When the shaking stopped I turned around and saw Chuck, who sits behind me, crawling out from under his desk.
First words out of my mouth: “Looks like we’re going into Page One.” Not that anybody had to be told. The quake rattled the newsroom long enough and hard enough to send our news-detection meters into the red. At first we had no idea how bad things were: we could’ve been just down the road from a minor earthquake, or a hundred miles from one that flattened a small city.
Fortunately, it was the former: a magnitude 5.6 quake on the Calaveras Fault, within a mile of where we used to live in the hills east of town.
Nobody in the newsroom was hurt, but somebody could’ve been: A TV mounted on a high shelf tumbled to the floor with a crash. A water pipe sprang a leak near the business desk and maintenance people had to be called in. Somebody said the pressroom was the safest place to be because the entire press is on rollers. Don’t know if that was any comfort to the guys installing plates three stories up in the beast when it came to life for about 30 seconds.
The rumbling topped just after 8 p.m. and our first-edition deadline was around 11. Reports from the field started pouring into the newsroom e-mail system and everybody with a notepad and writing utensil started sending bits and pieces of the story. This was my favorite, from Food Editor Julie Kaufmann, who was at a middle school band concert:
At Spangenberg Auditorium in Palo Alto, the Jordan Middle School Symphonic Band kept right on playing “Estampie” by W. Francis McBeth when the earthquake struck in the middle of a concert.
“They didn’t tell us to stop,” said clarinetist Zoe Greene, 13, with a shrug.
“I knew the lights wouldn’t fall because of the safety cords, but I was worried about the curtain” said Chloe Koseff, another 13-year-old clarinet player whose knowledge of stage lighting safety procedures comes from her role as stage manager for the school’s theater productions.
Band conductor Vivian Boudreaux-Mikasa kept the group right on tempo during the shaking. “At first I thought it was the wind blowing outside,” she said. “If it had gone on any longer, I would have told them to duck and cover.”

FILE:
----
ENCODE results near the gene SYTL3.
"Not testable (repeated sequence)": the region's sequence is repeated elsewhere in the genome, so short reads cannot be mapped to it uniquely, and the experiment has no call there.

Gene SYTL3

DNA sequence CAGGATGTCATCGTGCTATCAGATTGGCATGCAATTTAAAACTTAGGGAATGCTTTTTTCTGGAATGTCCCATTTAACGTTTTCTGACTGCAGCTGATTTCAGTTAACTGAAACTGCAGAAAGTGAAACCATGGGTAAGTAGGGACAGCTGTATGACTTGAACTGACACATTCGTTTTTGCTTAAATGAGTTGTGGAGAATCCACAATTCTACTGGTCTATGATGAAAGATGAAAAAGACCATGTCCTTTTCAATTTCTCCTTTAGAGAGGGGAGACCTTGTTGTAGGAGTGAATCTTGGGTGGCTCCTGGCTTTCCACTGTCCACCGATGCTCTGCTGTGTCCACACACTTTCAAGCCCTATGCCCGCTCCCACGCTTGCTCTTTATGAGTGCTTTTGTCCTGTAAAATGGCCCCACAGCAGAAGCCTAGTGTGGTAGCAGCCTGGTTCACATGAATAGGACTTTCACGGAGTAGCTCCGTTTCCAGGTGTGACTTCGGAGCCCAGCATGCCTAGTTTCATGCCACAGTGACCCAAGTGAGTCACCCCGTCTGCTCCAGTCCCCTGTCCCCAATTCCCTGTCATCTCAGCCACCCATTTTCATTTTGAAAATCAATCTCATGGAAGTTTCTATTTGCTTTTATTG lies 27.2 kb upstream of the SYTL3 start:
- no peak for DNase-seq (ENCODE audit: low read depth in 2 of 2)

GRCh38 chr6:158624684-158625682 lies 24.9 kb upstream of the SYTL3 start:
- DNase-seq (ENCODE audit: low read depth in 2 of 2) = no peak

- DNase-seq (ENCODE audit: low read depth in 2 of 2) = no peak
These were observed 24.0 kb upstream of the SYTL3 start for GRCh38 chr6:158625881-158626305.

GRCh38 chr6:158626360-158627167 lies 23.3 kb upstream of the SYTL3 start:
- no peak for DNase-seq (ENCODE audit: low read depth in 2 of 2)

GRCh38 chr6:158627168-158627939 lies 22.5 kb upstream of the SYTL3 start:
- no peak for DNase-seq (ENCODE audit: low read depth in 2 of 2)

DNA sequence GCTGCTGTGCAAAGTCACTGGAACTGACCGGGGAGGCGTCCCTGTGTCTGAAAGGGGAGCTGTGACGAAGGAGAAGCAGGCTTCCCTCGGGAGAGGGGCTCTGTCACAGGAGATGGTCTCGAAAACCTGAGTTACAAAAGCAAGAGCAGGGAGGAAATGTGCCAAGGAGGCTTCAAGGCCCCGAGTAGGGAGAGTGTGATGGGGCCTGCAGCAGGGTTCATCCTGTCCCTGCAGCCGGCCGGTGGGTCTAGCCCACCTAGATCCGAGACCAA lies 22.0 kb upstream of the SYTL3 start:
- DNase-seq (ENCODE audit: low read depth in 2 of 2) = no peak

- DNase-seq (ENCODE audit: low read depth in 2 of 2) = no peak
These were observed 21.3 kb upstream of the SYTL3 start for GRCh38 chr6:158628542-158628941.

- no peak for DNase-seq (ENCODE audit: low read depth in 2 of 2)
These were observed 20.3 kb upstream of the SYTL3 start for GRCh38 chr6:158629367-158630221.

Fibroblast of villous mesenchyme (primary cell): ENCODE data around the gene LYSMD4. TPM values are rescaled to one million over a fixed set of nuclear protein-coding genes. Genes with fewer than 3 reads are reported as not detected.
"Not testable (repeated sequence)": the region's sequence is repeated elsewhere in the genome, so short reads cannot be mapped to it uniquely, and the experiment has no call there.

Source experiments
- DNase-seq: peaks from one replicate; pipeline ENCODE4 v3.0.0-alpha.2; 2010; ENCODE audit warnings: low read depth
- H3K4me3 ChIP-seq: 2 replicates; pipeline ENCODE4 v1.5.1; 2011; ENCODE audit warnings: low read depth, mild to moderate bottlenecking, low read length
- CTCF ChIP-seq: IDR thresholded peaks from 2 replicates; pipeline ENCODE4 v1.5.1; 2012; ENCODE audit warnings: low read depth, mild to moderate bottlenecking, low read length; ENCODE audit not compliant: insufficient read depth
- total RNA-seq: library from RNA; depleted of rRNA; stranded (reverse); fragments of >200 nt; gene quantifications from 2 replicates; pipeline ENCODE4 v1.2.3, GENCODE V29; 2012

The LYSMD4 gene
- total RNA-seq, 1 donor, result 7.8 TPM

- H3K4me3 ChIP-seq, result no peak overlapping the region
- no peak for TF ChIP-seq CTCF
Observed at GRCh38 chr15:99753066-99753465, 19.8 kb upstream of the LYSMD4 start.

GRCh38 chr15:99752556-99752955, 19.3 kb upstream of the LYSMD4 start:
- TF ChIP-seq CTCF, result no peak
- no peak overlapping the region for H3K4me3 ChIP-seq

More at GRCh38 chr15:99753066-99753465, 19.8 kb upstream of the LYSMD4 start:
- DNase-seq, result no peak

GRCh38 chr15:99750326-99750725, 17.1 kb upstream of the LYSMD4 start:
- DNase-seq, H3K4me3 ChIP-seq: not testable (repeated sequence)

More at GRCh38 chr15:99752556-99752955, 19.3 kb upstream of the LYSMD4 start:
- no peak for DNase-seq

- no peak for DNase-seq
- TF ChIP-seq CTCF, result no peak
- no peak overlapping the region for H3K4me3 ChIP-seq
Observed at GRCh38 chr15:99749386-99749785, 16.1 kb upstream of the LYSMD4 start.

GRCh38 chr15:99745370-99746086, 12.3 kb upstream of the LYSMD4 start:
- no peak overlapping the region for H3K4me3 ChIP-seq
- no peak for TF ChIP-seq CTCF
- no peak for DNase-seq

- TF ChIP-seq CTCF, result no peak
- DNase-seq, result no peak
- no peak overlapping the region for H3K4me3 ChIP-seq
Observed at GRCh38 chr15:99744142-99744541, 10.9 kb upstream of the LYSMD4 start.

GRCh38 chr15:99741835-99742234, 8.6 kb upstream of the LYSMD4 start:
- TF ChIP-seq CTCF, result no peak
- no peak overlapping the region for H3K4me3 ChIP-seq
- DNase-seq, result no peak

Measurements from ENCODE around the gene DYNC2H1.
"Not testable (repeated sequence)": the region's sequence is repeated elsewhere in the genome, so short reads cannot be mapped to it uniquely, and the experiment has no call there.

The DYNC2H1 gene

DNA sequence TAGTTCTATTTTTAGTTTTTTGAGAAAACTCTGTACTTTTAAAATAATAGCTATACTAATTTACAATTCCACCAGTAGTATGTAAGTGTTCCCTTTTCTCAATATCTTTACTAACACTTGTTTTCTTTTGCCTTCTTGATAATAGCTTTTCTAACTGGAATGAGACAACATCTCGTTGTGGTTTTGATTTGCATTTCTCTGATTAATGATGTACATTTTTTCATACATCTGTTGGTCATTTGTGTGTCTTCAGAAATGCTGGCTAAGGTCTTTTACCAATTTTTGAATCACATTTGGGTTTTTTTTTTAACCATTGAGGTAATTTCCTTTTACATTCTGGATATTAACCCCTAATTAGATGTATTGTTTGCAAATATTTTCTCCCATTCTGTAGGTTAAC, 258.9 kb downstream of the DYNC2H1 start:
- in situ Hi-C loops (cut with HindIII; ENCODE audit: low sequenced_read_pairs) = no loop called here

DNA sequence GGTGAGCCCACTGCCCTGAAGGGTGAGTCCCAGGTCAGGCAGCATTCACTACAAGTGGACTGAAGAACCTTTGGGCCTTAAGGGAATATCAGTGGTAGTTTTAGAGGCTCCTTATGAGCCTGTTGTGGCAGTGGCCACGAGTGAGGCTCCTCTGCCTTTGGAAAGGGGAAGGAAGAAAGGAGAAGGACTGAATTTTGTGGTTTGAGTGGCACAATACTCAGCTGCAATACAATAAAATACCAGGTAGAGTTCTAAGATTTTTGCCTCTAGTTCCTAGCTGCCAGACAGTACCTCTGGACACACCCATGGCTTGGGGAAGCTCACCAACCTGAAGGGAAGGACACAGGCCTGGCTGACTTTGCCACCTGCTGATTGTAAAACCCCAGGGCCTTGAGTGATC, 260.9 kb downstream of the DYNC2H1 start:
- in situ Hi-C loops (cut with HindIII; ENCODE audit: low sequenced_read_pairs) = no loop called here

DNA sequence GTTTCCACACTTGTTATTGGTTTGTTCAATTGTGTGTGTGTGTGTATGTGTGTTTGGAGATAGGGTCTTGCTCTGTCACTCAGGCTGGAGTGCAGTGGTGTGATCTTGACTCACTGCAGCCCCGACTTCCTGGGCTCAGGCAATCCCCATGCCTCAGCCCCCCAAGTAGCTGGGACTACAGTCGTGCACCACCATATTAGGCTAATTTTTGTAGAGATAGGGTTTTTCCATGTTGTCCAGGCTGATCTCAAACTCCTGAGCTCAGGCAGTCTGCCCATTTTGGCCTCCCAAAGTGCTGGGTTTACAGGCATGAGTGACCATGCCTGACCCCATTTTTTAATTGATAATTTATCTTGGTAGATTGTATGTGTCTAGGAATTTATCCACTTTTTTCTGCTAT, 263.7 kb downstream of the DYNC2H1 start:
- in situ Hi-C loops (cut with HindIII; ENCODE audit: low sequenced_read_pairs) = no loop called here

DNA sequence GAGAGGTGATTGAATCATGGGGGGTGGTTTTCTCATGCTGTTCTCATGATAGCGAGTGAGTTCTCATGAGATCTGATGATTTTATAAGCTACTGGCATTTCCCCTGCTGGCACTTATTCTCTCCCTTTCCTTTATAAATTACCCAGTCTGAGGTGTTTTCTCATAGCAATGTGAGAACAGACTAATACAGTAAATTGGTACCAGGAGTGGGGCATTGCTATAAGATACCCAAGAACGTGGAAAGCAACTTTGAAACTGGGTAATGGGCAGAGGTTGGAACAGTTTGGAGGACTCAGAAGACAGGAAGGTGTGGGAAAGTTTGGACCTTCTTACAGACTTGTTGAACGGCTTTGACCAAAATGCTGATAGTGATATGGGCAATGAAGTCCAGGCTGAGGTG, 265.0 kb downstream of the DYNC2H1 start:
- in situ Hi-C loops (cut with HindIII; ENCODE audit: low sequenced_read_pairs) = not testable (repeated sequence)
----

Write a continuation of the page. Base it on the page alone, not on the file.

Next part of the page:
Had the quake struck half an hour later, the music would have been more appropriate: John Higgins’ “Habitat (Visions of a Fragile Planet)”.
Nice touch there. (More of the Merc’s coverage here.)
Putting the story into words was challenge enough; finding pictures was another matter altogether. The quake happened after dark, so there wouldn’t be much damage within camera range. But in one of those crazy coincidences that happen only to photojournalists (I worked with a guy in Tampa who had a car crash into a travel trailer right in his viewfinder as he was shooting a picture for a story about a dangerous intersection), Richard Koci Hernandez, one of our top shooters, was interviewing a bunch of people in Willow Glen when the rumbling started. Instinctively, he started taking pictures, one of which showed a woman huddling under a sturdy table. When it was over, everybody dashed out of the house and he came to the paper with the lead photo for Page One.
My shift was up at 10 p.m. and by then the newsroom had everything pretty much under control and my prime duty — staying out out everybody’s way and attending to some non-quake-related pages — was pretty much done. I left them to their labors. If it’d been the Big One, however, I’d probably still be there.
It’s a thankful fact of life that news like this unfolds so rarely … big news is almost never good news, and we’d find nits to pick no matter how good the news is (I can see the headline: “Defense workers rue Second Coming”).
What keeps us doing it night after night, wading through story after story of lost dogs, inept public officials, this week’s scientific breakthroughs disproving last week’s breakthroughs? I can’t speak for everybody else; all I know is that the visceral rush of chasing the story after Real News happens would be declared illegal if the Drug Czar got wind of it.